By Benay Blend
In 2014 Santa Feans for Justice in Palestine (SFJP) put up posters on an adobe wall on the corner of Old Pecos Trail and Camino Lejo, a busy intersection that is the gateway to Museum Hill. As Ellie Duke reports, the signs commemorated Palestinian children killed during Operation Protective Edge, a military campaign led by the Israeli Defense Force (IDF) against Gaza.
The posters were torn down, but it began a years-long effort by the group to educate the people of Santa Fe about the plight of Palestinians. After bouts of vandalism, Guthrie Miller, the owner of the wall, applied for a city permit and has since displayed signs which meet the historic district’s criterium.
Now there is a new controversy. On January 4, 2020, a local Navajo artist installed a series of murals on the wall. Remy knew about SFJP’s efforts to install pro-Palestinian imagery, but this work he did on his own.
“I wanted to widen the field of vision for that struggle, rather than relegate it into predetermined spaces. You can imagine where the indigenous analogies play into all of that,” he told Duke. Indeed, it took several years for the Red Nation to abolish Entrada, described by Jennifer Marley as a “racist reenactment of the reconquest” of Pueblo people that up until the summer of 2018 was celebrated each year.
“I lived with a Palestinian family in the US around the time 9/11 happened,” Remy said. “There were a lot of connections we were making in terms of our indigenous struggles.”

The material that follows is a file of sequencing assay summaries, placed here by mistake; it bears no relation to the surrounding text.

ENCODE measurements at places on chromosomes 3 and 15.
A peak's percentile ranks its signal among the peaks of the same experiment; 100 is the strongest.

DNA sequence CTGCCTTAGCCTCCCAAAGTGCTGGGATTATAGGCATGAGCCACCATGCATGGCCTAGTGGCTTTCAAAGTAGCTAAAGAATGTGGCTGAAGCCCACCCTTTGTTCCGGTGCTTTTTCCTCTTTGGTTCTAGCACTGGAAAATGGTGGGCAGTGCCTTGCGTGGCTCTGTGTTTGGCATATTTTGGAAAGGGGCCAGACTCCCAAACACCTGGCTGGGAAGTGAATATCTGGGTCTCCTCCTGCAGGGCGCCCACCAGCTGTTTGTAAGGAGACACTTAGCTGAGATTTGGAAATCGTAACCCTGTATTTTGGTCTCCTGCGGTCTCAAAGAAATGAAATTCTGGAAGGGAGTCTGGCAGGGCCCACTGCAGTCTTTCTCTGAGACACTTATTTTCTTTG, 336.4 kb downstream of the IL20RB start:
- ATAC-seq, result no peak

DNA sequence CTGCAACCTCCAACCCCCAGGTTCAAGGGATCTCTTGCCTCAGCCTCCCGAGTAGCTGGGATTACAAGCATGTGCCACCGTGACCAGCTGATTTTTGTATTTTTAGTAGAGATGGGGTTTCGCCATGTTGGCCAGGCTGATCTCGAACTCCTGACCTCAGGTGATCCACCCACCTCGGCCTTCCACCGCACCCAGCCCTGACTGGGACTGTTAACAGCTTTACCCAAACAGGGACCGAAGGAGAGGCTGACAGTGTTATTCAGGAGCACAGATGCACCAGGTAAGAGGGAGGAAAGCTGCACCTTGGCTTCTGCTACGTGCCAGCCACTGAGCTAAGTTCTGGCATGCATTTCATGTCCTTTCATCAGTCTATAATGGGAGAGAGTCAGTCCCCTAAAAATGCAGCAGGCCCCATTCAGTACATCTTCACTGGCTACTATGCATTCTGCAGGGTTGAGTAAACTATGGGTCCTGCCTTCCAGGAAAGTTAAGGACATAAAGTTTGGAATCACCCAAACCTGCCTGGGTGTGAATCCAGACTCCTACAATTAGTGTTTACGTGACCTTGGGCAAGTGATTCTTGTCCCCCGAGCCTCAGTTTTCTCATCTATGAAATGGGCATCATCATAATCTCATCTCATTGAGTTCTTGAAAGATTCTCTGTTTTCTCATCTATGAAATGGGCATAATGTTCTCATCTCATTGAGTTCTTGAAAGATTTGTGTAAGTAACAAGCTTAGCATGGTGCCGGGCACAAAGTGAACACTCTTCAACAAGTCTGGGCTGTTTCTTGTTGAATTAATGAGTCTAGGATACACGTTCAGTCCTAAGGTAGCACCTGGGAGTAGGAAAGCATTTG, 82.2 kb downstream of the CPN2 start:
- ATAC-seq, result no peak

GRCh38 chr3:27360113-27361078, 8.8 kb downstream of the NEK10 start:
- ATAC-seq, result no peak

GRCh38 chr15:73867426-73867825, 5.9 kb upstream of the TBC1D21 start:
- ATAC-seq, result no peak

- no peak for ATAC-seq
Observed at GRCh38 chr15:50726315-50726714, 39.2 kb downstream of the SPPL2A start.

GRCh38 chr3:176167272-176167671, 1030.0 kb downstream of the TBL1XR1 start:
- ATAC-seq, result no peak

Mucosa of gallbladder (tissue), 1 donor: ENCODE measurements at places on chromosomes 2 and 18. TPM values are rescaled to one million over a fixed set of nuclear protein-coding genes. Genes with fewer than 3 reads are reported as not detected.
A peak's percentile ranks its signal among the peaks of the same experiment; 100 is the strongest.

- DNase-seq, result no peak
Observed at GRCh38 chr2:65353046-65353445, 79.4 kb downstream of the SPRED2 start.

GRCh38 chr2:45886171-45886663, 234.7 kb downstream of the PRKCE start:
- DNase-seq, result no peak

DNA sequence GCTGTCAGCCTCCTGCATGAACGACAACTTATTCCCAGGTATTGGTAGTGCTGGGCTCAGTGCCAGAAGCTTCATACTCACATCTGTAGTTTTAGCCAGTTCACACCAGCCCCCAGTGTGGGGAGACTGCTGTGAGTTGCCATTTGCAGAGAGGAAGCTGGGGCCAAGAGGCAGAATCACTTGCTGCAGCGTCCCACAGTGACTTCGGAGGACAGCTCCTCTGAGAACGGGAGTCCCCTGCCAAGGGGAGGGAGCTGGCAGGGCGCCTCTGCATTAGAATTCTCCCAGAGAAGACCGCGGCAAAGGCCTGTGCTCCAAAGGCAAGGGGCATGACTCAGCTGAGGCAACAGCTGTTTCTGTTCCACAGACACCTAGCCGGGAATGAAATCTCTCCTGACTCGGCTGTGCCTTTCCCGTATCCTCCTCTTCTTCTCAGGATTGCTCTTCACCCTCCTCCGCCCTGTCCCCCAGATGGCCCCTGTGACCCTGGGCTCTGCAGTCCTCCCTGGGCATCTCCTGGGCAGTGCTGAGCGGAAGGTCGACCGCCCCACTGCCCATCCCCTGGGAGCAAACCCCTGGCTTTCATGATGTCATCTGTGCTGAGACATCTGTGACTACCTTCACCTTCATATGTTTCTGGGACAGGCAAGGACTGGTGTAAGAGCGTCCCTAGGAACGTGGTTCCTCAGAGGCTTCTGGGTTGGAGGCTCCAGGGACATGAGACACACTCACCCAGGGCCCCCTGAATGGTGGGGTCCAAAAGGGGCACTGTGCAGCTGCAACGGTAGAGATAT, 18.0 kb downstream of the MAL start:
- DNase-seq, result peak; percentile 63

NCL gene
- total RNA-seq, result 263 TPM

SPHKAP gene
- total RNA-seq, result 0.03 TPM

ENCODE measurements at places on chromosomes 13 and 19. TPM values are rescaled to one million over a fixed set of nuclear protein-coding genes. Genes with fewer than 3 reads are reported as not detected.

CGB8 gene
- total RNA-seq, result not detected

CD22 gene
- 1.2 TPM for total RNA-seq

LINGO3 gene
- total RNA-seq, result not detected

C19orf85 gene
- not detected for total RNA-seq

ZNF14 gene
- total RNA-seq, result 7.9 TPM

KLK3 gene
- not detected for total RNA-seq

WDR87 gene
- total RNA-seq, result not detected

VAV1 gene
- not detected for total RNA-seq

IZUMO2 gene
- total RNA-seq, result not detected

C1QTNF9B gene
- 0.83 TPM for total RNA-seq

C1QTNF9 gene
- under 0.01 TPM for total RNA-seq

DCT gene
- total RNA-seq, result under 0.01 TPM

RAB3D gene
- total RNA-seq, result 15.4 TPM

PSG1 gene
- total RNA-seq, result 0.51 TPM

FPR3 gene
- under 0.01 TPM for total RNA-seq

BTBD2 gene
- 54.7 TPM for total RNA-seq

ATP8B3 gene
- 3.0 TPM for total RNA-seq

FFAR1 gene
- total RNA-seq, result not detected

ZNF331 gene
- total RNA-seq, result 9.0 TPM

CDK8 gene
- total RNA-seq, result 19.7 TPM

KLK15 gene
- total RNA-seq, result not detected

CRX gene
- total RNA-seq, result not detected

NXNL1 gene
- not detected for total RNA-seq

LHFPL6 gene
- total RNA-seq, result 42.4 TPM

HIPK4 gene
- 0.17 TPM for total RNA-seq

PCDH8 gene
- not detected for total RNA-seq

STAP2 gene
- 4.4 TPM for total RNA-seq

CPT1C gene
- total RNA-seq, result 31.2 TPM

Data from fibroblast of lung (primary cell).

The artist likened his own resistance to that of Faris Odeh, the young boy depicted facing a tank. “Even though I’m using everything in my arsenal, I’m up against armor and steel,” he said. “Art should move you to change,” he emphasized.
The location, a leading thoroughfare into the city as well as leading to Museum Hill, also plays a role in Remy’s decision to create a mural in this spot.
In direct opposition to the kind of “fine” art galleries that uphold Santa Fe’s reputation, Remy explains that:
“Street Art never has and never will ask for permission so these particular wheat-paste installations are in direct opposition to these homogenized upper-class institutions and when coupled with local racism, the opposition to this conscious art abounds. It is in public spaces and on the streets of change where tear gas and bullets fill the air that some of the hardest-hitting images of art reside. I understood long ago the task of an artist is to create the images that people get behind, uniting movements for the continuation of our culture and lifeways. Any Indigenous ‘art’ that amounts to nothing more than being a gimmick should be considered traitorous to the time and struggle of our own people especially those on the frontlines. These types of self-serving ‘artists’ have no place within our struggle other than being a conceited capitalistic hurdle against our collective liberation.”
Negative responses soon followed. “Why is Israel singled out as an aggressor when there are many troubled spots in the world?” asked Rabbi Berel Levertov of the Santa Fe Jewish Center-Chabad.
My answer: those “troubled spots” are not persecuting another group of people in my name… and with my country’s tax dollars and diplomatic support.
“There are many facts to the story and to highlight Israel is just anti-semitic propaganda.” Here Rabbi Levertov is following the Zionist trope found on the website Canary Mission, a group that seeks to expose anti-Israel activity on college campuses.
Along the lines of promoting “normalization,” similar to groups like Creativity for Peace, a local dialogue group which brings together young Palestinians and Israeli Jews, Rabbi Levertov wants “a mural with a better depiction of life in the Holy Land.”
Jeffrey Haas, civil rights attorney and member of SFJP replied: